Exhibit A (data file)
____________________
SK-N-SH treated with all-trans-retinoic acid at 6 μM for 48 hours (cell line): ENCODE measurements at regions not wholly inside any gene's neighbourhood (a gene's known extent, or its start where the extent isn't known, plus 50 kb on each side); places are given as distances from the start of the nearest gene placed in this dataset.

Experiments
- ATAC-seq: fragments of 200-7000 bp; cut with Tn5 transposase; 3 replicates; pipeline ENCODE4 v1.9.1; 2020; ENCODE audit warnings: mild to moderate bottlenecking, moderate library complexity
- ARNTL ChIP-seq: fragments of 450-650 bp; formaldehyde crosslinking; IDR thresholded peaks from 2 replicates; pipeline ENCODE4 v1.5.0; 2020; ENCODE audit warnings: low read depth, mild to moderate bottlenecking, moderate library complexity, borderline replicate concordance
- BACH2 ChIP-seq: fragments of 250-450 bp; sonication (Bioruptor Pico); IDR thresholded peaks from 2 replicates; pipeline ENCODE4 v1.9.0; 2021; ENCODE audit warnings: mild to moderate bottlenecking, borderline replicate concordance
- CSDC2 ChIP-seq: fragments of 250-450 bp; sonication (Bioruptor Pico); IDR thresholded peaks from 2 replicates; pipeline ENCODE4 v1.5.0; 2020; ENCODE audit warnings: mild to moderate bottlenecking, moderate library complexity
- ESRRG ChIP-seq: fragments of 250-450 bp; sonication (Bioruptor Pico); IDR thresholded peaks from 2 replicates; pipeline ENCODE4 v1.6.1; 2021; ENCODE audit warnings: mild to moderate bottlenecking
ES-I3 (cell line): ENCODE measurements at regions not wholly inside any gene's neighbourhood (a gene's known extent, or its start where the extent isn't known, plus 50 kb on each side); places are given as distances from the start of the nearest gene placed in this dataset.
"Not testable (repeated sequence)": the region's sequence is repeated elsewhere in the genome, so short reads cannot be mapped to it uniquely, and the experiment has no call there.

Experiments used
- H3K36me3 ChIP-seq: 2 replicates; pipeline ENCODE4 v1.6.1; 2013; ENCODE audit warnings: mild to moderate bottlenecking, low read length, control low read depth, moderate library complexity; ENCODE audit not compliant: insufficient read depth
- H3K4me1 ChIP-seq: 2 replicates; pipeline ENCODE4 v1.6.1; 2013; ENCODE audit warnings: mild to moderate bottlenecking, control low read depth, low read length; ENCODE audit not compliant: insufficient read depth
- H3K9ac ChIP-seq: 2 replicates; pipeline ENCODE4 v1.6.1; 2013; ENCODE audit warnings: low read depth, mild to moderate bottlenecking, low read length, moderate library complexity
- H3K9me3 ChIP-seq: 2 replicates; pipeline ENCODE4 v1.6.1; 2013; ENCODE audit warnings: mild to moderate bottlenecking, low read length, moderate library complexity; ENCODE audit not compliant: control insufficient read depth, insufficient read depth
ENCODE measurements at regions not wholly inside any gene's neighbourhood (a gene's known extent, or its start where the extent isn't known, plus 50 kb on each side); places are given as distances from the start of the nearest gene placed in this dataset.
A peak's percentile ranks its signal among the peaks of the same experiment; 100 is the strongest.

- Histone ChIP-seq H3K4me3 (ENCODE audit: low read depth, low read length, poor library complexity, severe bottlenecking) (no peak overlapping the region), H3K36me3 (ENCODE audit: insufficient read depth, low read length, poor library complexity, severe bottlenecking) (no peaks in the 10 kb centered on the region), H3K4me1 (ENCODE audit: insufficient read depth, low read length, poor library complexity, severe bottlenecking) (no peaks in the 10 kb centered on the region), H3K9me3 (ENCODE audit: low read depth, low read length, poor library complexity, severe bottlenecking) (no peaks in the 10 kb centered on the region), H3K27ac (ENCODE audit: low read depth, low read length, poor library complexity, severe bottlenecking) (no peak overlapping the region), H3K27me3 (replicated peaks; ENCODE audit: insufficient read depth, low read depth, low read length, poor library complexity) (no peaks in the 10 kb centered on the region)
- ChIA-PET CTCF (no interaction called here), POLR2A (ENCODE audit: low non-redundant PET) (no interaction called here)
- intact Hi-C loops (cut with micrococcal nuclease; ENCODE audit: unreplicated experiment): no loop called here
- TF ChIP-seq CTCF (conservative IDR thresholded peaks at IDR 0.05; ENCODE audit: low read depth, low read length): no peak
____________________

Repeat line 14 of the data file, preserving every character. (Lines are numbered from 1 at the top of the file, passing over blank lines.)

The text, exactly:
- H3K9me3 ChIP-seq: 2 replicates; pipeline ENCODE4 v1.6.1; 2013; ENCODE audit warnings: mild to moderate bottlenecking, low read length, moderate library complexity; ENCODE audit not compliant: control insufficient read depth, insufficient read depth